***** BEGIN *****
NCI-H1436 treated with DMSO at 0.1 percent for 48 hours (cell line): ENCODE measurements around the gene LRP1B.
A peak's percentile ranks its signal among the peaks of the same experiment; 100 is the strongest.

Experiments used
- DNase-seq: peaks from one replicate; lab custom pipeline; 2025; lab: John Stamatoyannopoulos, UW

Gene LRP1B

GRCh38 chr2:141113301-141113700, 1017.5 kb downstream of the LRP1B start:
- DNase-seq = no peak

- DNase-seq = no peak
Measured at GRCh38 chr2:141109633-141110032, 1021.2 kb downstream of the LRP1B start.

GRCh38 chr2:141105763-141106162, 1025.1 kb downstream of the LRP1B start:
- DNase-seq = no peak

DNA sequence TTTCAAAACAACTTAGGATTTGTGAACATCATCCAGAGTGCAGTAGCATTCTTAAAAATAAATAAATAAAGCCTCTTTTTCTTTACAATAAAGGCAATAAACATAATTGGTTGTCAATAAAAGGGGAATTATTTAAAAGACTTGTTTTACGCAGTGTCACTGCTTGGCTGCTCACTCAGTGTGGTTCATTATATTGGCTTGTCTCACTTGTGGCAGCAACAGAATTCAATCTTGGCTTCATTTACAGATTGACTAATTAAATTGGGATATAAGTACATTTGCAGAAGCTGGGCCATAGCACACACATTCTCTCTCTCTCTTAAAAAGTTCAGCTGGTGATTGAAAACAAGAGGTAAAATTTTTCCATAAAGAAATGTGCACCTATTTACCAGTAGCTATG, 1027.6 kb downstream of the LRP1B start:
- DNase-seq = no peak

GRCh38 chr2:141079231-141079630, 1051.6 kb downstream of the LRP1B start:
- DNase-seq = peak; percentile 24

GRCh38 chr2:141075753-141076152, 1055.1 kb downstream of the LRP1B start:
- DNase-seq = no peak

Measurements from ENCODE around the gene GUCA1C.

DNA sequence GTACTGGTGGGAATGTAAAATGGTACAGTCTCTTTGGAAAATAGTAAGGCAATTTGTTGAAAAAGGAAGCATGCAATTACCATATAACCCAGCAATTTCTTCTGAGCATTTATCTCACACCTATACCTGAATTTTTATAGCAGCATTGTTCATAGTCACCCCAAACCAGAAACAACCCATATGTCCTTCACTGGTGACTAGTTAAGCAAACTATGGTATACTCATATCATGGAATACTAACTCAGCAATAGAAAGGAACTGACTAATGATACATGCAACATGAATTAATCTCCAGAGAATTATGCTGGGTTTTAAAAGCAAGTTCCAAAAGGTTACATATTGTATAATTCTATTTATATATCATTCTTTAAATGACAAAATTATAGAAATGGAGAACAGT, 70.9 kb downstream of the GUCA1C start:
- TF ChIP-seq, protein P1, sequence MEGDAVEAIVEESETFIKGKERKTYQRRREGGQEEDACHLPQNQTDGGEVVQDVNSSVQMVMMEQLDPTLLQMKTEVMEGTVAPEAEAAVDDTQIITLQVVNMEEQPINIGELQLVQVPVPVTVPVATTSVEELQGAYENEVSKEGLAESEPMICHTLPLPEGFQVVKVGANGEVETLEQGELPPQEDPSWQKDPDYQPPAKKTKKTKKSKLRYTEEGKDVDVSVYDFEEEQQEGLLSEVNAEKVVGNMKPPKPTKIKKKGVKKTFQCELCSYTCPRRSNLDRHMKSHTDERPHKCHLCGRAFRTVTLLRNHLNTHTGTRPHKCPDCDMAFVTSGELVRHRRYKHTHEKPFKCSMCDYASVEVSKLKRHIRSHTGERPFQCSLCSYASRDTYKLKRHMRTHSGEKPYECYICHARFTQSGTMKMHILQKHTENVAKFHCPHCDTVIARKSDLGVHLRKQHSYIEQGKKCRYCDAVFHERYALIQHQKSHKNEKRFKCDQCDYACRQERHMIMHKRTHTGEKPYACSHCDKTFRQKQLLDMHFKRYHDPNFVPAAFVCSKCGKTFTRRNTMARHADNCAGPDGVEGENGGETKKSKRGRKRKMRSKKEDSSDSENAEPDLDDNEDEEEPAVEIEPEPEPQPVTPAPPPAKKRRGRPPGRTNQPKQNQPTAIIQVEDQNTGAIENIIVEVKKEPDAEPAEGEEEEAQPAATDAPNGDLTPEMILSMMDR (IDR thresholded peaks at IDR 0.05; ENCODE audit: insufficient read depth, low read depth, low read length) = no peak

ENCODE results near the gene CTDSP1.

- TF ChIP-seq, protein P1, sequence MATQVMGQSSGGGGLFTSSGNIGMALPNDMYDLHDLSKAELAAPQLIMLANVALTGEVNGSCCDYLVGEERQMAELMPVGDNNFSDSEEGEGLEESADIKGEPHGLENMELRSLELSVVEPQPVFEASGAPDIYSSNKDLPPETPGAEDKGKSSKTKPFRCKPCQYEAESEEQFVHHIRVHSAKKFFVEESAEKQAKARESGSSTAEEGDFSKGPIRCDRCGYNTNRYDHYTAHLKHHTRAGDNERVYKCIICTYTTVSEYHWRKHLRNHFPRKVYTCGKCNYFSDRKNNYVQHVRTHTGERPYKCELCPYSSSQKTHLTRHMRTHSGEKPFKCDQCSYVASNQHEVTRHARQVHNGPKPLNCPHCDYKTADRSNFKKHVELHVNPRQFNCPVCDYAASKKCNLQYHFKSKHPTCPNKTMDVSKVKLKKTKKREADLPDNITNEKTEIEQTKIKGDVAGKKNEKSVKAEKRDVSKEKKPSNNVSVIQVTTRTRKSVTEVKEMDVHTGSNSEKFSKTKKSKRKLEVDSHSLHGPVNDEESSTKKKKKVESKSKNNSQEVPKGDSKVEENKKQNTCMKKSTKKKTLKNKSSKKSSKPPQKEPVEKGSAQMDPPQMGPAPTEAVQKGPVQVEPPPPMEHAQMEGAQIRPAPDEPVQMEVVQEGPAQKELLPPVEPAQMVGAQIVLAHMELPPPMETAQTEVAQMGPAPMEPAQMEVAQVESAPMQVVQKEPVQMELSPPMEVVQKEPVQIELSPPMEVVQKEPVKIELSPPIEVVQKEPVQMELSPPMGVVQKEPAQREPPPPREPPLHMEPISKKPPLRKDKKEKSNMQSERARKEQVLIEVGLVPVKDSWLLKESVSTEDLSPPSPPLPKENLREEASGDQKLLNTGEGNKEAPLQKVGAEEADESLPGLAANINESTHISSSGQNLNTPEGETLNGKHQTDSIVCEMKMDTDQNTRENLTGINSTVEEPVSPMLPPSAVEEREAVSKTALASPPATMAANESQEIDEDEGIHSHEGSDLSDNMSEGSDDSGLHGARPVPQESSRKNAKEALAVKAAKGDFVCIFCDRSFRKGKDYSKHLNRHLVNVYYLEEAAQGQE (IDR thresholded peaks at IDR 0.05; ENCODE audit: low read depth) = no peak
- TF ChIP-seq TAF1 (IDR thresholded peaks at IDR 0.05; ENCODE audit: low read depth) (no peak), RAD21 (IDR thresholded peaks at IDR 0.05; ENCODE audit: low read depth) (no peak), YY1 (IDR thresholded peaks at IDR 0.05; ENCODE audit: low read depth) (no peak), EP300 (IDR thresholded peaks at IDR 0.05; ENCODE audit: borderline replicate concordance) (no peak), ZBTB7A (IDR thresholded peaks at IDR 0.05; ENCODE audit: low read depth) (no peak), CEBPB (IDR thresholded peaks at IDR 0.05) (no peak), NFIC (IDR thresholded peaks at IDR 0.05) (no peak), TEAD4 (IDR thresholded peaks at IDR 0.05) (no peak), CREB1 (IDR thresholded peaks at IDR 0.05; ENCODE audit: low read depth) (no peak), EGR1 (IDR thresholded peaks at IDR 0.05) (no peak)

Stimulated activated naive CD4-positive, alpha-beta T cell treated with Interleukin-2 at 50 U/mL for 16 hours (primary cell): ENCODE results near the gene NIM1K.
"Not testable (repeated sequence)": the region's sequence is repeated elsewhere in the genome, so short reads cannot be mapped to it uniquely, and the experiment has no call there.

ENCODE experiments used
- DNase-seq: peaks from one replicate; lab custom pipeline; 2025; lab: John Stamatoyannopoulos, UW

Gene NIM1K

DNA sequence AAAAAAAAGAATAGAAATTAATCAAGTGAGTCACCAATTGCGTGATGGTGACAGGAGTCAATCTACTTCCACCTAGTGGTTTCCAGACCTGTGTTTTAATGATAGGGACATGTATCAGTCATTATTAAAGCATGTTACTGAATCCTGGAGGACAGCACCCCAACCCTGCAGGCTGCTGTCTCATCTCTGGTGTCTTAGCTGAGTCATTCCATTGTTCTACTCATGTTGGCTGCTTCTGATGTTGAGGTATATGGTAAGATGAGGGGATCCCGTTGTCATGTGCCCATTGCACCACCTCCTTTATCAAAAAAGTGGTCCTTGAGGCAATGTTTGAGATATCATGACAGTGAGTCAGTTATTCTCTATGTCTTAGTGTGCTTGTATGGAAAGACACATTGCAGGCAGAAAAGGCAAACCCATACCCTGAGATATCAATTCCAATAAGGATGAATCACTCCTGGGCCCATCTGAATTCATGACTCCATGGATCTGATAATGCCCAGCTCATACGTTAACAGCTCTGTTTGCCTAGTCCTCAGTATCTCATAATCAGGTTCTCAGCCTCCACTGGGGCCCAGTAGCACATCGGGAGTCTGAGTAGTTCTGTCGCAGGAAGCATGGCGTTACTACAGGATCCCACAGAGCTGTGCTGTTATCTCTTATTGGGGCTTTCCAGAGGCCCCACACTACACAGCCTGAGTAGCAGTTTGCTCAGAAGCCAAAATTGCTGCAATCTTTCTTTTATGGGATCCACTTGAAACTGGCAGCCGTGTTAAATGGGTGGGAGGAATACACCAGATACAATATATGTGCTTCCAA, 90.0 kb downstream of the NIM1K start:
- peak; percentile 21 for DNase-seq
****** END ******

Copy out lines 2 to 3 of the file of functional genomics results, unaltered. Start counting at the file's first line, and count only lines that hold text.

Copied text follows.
A peak's percentile ranks its signal among the peaks of the same experiment; 100 is the strongest.

Experiments used